Friday, March 11, 2011

Hermann Hesse: Siddhartha

Hermann Hesse
Siddhartha, a novel

When I picked up Siddhartha, I expected to find a more or less fictionalized treatment of the life of Siddhartha Gautama, who is also known as the Buddha. While there have been many Buddhas before and after Siddhartha, he is considered to be the Supreme Buddha of our age. However, as I got further into the work, I realized that Hesse was not doing exactly what I had expected.

Hesse's Siddhartha was the son of a king. He was the son of a Brahmin, which is high-caste, but not a ruling family. Moreover there was no mention of any miraculous event attached to his birth. I then decided that Hesse was writing a version of Siddhartha's life that was stripped of any miraculous episodes.

I had to change my opinion one more time as Siddhartha part way into the novel meets Gautama Buddha in a grove. I then realized that Hesse was creating a fictional Siddhartha, one who was not the historical Siddhartha. By doing it this way, Hesse has far more freedom to play with the character, without giving offense to anyone, and at the same time, he also keeps the character of the Buddha in the reader's mind.

Throughout the novel, Hesse keeps the miraculous out of Siddhartha's life. At one point in his early life, he becomes dissatisfied with his life. He does not see that either his father or any of the other Brahmins has achieved enlightenment, in spite of their pious behavior and strict performances of various rites and rituals.

He leaves his family to become a Samana, a wandering ascetic, wearing only rags, living out in the open, and eating only what kind-hearted people give him. Again, he recognizes the same truths after three years of this life: neither he nor any of the other Samanas, even those who have been a Samana for decades, are any closer to enlightenment than they were when they began.

At the time, he decides to break free of this life, he meets Gotama Buddha. He listens to Gotama, but rejects his teachings. What Gotama teaches may be right for Gotama, but he must learn for himself the Way to enlightenment.

Siddhartha, in one sense, is right. Buddha's teachings are not for him, but not because they aren't the right way, but because Siddhartha is not ready for them. For after having rejected Buddha's teachings, Buddha says: "You are clever, O Samana . . . you know how to speak cleverly, my friend. Be on your guard against too much cleverness."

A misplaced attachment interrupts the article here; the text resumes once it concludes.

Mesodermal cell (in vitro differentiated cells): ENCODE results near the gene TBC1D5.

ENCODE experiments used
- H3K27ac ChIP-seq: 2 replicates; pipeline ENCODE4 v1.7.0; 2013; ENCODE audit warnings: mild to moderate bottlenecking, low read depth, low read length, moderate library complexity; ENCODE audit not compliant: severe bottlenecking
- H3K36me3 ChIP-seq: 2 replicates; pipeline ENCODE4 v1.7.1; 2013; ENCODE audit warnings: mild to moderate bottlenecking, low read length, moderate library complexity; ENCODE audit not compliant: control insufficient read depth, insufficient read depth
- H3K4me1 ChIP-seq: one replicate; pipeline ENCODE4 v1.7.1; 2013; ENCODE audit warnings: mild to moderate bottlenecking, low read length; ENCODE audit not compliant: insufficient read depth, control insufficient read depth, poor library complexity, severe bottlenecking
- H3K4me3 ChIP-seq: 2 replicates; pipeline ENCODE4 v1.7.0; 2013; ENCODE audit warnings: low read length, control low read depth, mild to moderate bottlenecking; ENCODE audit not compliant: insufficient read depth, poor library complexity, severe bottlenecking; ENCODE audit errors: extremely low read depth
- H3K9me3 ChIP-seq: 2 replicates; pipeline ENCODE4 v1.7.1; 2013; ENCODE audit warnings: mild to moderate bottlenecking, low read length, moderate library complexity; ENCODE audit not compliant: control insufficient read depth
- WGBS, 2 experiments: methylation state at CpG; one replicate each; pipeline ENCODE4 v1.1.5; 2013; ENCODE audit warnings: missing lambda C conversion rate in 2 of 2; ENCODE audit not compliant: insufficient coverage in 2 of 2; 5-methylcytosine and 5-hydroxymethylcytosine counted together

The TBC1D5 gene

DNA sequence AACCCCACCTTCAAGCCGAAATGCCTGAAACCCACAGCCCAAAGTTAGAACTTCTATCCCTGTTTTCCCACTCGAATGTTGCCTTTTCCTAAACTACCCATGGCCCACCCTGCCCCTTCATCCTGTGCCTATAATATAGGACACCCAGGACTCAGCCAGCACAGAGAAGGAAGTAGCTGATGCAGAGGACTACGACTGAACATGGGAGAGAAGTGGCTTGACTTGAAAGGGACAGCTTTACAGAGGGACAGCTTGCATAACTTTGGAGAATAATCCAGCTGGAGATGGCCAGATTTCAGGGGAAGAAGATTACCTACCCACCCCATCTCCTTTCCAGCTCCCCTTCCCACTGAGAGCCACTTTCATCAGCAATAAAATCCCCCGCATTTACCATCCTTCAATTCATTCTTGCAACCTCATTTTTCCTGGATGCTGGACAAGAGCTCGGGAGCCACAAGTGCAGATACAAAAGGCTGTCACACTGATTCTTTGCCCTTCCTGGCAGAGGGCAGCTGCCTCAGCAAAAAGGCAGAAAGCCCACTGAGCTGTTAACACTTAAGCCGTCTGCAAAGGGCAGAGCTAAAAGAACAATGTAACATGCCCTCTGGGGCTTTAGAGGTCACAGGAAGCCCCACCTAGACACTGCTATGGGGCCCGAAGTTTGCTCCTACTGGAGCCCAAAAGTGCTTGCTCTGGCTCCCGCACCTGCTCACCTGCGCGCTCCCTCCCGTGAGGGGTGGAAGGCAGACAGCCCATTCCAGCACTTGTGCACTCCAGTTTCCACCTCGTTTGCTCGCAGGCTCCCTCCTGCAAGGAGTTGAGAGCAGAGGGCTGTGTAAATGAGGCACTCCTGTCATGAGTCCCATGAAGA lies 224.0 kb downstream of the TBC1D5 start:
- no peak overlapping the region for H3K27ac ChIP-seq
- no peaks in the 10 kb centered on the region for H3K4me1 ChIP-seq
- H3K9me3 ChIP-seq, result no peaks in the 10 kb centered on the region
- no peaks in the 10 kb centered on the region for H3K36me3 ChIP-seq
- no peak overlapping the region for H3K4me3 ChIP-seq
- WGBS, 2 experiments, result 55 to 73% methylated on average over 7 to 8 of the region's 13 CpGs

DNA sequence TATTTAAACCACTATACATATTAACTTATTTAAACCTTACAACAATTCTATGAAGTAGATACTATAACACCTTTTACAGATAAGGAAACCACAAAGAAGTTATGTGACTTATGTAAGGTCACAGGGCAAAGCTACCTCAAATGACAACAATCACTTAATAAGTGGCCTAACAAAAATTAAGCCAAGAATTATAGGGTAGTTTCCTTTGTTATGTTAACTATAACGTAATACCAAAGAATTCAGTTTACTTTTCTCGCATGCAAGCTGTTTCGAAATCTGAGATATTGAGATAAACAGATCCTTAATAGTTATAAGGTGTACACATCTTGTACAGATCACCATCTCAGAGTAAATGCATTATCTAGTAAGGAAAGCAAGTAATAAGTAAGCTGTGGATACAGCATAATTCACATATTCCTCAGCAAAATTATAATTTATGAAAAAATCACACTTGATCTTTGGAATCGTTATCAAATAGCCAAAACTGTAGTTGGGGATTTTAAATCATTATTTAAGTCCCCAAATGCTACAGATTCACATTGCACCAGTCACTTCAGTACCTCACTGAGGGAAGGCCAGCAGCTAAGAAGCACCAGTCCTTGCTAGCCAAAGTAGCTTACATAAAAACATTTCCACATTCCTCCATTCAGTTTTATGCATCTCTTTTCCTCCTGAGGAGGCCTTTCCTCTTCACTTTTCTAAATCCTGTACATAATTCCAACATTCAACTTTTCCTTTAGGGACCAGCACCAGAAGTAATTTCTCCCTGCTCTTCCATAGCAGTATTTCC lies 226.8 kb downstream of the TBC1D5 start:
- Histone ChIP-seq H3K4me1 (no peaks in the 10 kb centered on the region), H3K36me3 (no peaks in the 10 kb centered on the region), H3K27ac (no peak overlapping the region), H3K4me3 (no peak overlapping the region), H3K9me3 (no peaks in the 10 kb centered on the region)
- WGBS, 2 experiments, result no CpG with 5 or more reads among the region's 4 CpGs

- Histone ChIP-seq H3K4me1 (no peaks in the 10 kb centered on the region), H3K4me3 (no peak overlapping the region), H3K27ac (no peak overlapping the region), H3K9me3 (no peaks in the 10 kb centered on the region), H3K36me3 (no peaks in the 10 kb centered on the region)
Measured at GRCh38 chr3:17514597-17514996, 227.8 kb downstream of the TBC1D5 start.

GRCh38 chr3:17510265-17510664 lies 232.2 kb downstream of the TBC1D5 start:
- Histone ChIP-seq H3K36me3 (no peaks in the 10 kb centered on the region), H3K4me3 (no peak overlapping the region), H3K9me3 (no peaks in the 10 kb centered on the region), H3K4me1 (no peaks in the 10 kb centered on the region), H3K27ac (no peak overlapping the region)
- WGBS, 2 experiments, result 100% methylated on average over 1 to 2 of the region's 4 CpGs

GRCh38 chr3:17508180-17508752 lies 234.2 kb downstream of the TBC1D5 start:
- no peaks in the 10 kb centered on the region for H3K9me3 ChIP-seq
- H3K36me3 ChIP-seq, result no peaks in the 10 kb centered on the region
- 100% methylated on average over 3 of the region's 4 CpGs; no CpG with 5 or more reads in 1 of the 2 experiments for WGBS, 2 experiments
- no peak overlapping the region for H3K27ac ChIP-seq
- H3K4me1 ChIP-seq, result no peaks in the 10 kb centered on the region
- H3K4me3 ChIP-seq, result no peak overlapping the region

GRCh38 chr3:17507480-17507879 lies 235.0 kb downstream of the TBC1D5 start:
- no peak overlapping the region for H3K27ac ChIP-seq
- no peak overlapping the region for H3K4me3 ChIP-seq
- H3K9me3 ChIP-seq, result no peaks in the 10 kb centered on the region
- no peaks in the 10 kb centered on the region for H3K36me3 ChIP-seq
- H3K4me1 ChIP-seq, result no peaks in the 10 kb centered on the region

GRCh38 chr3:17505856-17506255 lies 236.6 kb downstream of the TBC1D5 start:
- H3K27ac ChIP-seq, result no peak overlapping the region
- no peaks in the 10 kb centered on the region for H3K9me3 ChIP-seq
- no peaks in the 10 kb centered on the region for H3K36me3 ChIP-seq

Siddhartha doesn't realize this, but he clearly expresses his unreadiness for Buddha's teachings as he watches the Buddha walk away. He says to himself: "I have never seen a man look and smile, sit and walk like that . . . I, also, would like to look and smile, sit and walk like that, so free, so worthy , so restrained, so candid, so childlike and mysterious. A man only looks and walks like that when he has conquered his Self. I also will conquer my Self." Conquering the Self is not the goal for him here; his goal is to look a certain way, to act a certain way--it is the surface appearances that he wishes to attain now.

Siddhartha then rejoins the world and enters business. He loses his spiritual way as he becomes wealthy, acquires a mistress, and fathers a son. However, many years later this too begins to pall and he again finds it necessary to leave. It is at this point that he again encounters the ferryman who had impressed him years ago and this time Siddhartha does not cross the river and go his way. He becomes the ferryman's assistant and learns to listen to the river.

Hesse's Siddhartha's closest equivalent in Christian literature would be Christian of Pilgrim's Progress, or so it seems to me. Both leave their homes and families, for the spiritual quest is a solitary one. However, one significant difference would be that Christian doesn't spend much time in Vanity Fair, whereas Siddhartha is trapped there for decades.

Overall Reaction: this is a novel of ideas, rather than of action. There is a pattern here: Siddhartha becomes dissatisfied, tries something new, is happy for awhile, then again becomes dissatisfied, and must move on. Hesse has made this a very ordinary life in that no miraculous events occur, nor does Siddhartha encounter any supernatural beings, benevolent or otherwise. The story is of life, suffering, joy, disillusionment, dissatisfaction, sins, and insight. It is a life that any dedicated spiritual searcher might live, with belief and hope as the only encouragement, for Hesse refuses to provide miracles.


  1. Hesse has done an excellent piece of work. This book guides you through siddartha's life and his tribulations. it is enriching because anyone can copmare with the life and emotions siddartha was feeling. it's enlightening and a truly beneficial read.

  2. Brasil,

    Thanks for stopping by.

    Yes, I agree. No miracles and no magic--just everyday, mundane life with its trials and troubles, and also its high points.

    I thought the ending was very good. Enlightenment is doing one's work and sitting quietly.